Blunt, Whitehall and Johnson have excellent chemistry, with their banter feeling like casual shorthand and natural in-jokes developed amongst friends. The conman aspect of Johnson is telegraphed a bit too often, but it’s offset by his adherence to awful dad jokes and a charming take on Humphrey Bogart’s role in “The African Queen.” Blunt also does well as the exceptionally capable hero who needs occasional help but never feels like a damsel in distress. She projects strength and assurance without coming across as too hoity-toity or arrogant.
Whitehall’s MacGregor may be historical as the first openly/confirmed gay character in a Disney movie, but while he has occasional opportunities to shine (including some nice action moments), he’s unfortunately reduced to a foppish dandy for most of the film. It’s a mixed moment of progress, though that particular aspect of the character is handled well by Whitehall and informs the relationship between the siblings. Furthermore, Plemons stands out as the idiosyncratic villain, once again dazzling on screen as an oddball (this time goofier than some of his more sinister weirdos), while Paul Giamatti also shows up in an extended cameo in which he uses an exaggerated accent that’s meant to be Portuguese but sounds like a caricature of an Italian chef on a pizza box come to life.
“Jungle Cruise” is brimming with the spirit of adventure and exploration, using more fantastic elements so it never seems like it’s aiming for anything truly realistic. There may be some issues around cultural depictions of Indigenous people, but most of those are eschewed as extensions of Frank’s ruses and are not meant as verisimilitude. While there are lots of old-school moments of thrilling sequences involving exciting escapes and other derring-do, multiple set pieces are undercut by an overreliance on CGI. It’s important to draw the distinction that most of the CGI used in building the surroundings and touching up various scenes is perfectly fine and fits the atmosphere well, but the lack of real-world stunt work in some of the action beats takes away a lot of the wow factor that should be a part of such an exotic and exciting journey.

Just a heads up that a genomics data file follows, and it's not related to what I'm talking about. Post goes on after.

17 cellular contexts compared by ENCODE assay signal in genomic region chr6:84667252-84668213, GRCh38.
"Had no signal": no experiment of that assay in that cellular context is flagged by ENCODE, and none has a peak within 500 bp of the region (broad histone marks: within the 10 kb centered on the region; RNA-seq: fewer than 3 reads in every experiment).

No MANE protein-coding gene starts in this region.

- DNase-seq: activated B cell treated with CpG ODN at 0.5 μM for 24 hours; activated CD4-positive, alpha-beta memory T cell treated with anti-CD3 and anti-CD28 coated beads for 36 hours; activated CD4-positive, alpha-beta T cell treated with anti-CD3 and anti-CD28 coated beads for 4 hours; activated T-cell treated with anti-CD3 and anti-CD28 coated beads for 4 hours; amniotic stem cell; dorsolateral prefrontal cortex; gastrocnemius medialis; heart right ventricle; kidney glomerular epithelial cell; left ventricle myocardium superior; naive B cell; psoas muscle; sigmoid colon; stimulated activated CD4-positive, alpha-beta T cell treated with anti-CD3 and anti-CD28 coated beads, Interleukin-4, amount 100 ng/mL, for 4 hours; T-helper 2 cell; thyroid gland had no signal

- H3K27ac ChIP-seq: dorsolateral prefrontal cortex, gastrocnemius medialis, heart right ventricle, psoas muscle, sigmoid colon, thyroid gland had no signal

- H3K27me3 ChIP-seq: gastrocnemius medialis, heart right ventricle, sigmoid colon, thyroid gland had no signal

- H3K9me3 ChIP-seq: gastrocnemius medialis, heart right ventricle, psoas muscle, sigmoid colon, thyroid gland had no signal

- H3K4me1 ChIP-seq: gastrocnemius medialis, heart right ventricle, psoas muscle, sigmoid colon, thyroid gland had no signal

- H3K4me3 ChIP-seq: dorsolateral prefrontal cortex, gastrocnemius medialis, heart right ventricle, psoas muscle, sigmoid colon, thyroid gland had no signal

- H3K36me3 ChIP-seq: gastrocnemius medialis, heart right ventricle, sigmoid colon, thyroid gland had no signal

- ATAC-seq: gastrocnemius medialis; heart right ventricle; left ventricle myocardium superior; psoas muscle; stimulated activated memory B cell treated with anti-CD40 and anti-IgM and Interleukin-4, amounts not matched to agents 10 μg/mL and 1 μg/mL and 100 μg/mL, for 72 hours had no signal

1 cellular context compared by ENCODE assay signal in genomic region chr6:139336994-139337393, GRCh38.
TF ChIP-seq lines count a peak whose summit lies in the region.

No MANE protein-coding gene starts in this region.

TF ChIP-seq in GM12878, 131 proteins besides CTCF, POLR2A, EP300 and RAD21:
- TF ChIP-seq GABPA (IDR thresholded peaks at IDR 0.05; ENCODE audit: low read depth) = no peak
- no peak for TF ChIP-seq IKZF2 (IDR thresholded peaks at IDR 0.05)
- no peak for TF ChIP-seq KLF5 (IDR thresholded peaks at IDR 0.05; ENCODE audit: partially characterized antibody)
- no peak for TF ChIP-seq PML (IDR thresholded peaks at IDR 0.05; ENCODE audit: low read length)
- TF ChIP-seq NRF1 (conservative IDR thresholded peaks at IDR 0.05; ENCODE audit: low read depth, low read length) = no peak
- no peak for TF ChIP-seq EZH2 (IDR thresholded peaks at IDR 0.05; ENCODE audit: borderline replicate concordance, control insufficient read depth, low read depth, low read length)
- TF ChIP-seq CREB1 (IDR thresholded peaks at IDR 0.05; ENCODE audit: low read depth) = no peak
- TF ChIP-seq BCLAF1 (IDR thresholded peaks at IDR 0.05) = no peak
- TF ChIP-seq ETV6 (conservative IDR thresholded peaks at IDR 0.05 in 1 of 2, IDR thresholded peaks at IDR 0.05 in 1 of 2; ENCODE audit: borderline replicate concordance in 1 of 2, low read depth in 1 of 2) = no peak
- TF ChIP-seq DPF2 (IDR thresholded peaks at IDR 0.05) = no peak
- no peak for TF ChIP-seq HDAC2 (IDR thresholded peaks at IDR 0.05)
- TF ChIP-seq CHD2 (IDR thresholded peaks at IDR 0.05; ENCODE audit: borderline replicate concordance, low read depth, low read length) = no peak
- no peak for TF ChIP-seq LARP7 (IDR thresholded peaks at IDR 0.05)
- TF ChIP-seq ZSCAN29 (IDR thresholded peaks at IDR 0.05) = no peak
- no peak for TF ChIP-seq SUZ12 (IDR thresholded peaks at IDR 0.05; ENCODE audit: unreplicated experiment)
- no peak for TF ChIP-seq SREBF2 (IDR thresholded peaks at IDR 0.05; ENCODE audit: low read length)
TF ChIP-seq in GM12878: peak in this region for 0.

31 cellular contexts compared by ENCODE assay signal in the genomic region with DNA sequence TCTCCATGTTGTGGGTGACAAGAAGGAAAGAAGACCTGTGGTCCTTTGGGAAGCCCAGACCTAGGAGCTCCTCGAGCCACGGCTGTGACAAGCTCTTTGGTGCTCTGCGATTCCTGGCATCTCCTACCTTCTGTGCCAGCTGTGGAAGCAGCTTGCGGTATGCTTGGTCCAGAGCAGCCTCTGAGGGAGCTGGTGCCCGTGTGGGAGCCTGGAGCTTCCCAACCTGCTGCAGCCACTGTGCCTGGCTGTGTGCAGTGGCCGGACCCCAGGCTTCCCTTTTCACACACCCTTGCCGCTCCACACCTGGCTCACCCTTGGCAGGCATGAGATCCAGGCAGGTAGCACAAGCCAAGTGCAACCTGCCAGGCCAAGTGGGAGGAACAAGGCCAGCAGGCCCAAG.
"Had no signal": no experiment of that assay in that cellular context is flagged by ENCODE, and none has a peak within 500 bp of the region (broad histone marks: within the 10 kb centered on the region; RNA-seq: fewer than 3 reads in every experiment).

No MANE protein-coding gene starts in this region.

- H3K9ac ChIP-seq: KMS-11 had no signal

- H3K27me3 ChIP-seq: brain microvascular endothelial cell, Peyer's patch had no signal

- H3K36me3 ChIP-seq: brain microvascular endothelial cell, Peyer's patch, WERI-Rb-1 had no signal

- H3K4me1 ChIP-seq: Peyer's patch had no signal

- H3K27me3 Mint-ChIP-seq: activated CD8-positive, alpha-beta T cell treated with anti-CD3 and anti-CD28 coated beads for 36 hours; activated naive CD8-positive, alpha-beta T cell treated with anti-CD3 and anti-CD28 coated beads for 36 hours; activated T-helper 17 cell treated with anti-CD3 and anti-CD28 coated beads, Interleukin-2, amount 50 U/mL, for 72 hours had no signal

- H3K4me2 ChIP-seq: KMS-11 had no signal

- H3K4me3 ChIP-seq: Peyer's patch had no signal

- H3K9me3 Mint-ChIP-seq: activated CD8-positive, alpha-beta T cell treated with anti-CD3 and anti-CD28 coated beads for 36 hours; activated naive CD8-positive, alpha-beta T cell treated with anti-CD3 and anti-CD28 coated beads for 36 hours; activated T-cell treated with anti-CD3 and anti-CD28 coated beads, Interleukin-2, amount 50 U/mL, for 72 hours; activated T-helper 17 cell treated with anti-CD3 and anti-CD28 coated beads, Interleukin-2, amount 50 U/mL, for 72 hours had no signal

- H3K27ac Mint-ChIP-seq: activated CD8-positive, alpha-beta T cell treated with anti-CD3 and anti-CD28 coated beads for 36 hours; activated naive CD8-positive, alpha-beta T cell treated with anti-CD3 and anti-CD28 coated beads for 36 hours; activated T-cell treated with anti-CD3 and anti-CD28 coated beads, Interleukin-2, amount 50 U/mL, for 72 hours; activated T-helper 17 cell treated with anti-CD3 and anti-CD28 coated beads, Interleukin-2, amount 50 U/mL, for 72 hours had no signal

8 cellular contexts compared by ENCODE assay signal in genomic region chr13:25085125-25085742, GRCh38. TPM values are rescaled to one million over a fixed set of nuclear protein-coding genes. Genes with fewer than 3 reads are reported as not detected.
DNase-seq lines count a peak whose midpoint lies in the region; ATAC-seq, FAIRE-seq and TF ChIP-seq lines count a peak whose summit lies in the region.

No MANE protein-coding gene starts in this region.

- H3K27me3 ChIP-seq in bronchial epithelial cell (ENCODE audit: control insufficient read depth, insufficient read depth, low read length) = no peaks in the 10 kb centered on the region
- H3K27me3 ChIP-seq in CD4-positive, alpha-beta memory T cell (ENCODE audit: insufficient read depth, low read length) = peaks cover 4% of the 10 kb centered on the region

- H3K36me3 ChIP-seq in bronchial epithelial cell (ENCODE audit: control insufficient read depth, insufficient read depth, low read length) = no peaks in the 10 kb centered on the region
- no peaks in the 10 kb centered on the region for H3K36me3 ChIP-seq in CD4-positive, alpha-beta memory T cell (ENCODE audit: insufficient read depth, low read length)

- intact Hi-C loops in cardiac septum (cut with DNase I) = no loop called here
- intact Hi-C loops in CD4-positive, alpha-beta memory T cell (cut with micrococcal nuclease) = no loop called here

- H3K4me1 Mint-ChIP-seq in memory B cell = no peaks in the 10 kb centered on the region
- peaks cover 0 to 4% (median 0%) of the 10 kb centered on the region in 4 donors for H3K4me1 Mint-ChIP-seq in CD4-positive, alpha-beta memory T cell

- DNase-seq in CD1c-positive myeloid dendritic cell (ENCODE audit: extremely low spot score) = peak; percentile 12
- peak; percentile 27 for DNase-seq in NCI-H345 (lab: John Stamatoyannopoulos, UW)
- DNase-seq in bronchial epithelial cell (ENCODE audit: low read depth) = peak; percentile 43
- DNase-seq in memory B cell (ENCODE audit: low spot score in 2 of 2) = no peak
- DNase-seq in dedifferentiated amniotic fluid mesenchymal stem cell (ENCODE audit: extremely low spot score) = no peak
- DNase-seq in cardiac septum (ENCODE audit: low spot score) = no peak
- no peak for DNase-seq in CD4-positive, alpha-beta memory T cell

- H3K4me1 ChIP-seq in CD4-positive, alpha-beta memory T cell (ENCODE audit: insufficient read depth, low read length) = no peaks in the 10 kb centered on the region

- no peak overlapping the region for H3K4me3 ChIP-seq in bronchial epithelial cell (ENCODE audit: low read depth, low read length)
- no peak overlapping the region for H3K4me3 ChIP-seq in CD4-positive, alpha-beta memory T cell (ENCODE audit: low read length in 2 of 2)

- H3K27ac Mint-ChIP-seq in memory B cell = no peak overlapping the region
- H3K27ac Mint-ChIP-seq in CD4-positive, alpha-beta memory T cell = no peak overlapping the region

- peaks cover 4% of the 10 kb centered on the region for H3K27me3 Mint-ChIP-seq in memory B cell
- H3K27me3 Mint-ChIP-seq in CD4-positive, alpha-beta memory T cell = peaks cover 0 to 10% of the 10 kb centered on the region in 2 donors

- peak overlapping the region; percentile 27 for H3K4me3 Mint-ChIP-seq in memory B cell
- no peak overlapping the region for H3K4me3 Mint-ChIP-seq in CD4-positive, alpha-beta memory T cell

While it’s clearly modeled after the success of the “Pirates” franchise, “Jungle Cruise” is still an entertaining ride that has its own charm and style. The actors deliver engaging roles that make it easy to enjoy the journey, no matter how familiar it is. While some practical stunts and action sequences would have greatly elevated the film, it’s the enthusiastic spirit of adventure and camaraderie that ultimately keeps the movie afloat. Collet-Serra, whose filmography includes underappreciated but bizarre horror titles like the “House of Wax” remake and “Orphan,” is a perfect fit to helm this voyage, as he injects “Jungle Cruise” with plenty of imagination, excitement and wonder, which is exactly what a good summer blockbuster should have.
Starring: Dwayne Johnson, Emily Blunt, Jack Whitehall, Jesse Plemmons, Paul Giamatti, Edgar Ramírez, Veronica Falcón, Sulem Calderon
Director: Jaume Collet-Serra